It’s time to improve your diet! Here is a list of 3 foods that sound healthy and really aren’t, and 3 foods that get a bad rap – but are healthier than you think. This comes from MSN:
- The first healthy-sounding food: Diet soda. It may seem like the perfect way to save calories and cut your sugar intake, but diet soda drinkers are 11% more likely to be overweight than regular soda drinkers. Why? Diet soda boost cravings, causing you to eat more sweets. They also trick you into thinking it’s okay to eat high calorie foods because you “saved” by choosing diet soda.
- The spinach wrap: It looks green and good for you, but spinach wraps are usually made with white flour, food coloring, and a dash of spinach powder. Each wrap contains 105 more calories than one cup of cooked spinach, virtually no vitamins, and are often wrapped around unhealthy fillings, like fried chicken and ranch dressing!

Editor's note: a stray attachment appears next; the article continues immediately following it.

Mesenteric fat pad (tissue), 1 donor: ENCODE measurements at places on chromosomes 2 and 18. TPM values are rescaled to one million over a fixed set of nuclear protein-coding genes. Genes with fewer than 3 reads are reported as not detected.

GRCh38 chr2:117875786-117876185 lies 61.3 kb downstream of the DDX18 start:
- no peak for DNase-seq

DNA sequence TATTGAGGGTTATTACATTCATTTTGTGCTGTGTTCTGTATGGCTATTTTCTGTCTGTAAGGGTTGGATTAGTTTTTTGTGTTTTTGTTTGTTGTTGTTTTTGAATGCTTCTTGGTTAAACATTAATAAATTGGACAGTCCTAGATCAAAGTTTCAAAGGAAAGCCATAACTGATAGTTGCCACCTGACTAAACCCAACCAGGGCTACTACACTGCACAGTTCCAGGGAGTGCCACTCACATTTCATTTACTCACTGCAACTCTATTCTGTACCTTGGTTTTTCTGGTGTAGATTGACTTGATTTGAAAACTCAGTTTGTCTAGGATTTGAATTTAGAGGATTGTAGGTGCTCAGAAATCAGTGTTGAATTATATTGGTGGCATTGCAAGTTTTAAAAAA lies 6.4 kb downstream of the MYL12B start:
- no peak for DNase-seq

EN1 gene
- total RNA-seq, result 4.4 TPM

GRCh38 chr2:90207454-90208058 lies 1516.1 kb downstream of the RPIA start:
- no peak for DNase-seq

- One final healthy-sounding food: Vitamin water. Yes, it has vitamins, but with about 200 calories per bottle, drinking just one a day can cause a 20 pound weight gain in one year.
Now that we’ve dissected healthy-sounding foods, let’s examine those that are healthier than you think:
- Dried fruit: It’s basically fresh fruit with the water removed and it’s low in calories, and packed with fiber, vitamins and antioxidants. Buy only no-sugar-added dried fruit, and eat golf-ball-size portions to control calories.
- Another healthy food that gets a bad rap: Frozen vegetables. A recent study found that the amount of vitamin C in fresh broccoli drops more than half within 7 days. However, it only drops 10 percent a few months after it’s frozen. In fact, levels of certain antioxidants and minerals actually increase after freezing. Just look for veggies with no additives, preservatives, or sauces.
- A final food that gets a bad rap: Bananas. Yes, they contain more carbs and more calories than watery fruits, like melons, but they also contain NO fat, cholesterol, or sodium, are high in vitamins and fiber, and contain only 60 calories per half-cup, which is less than a small apple.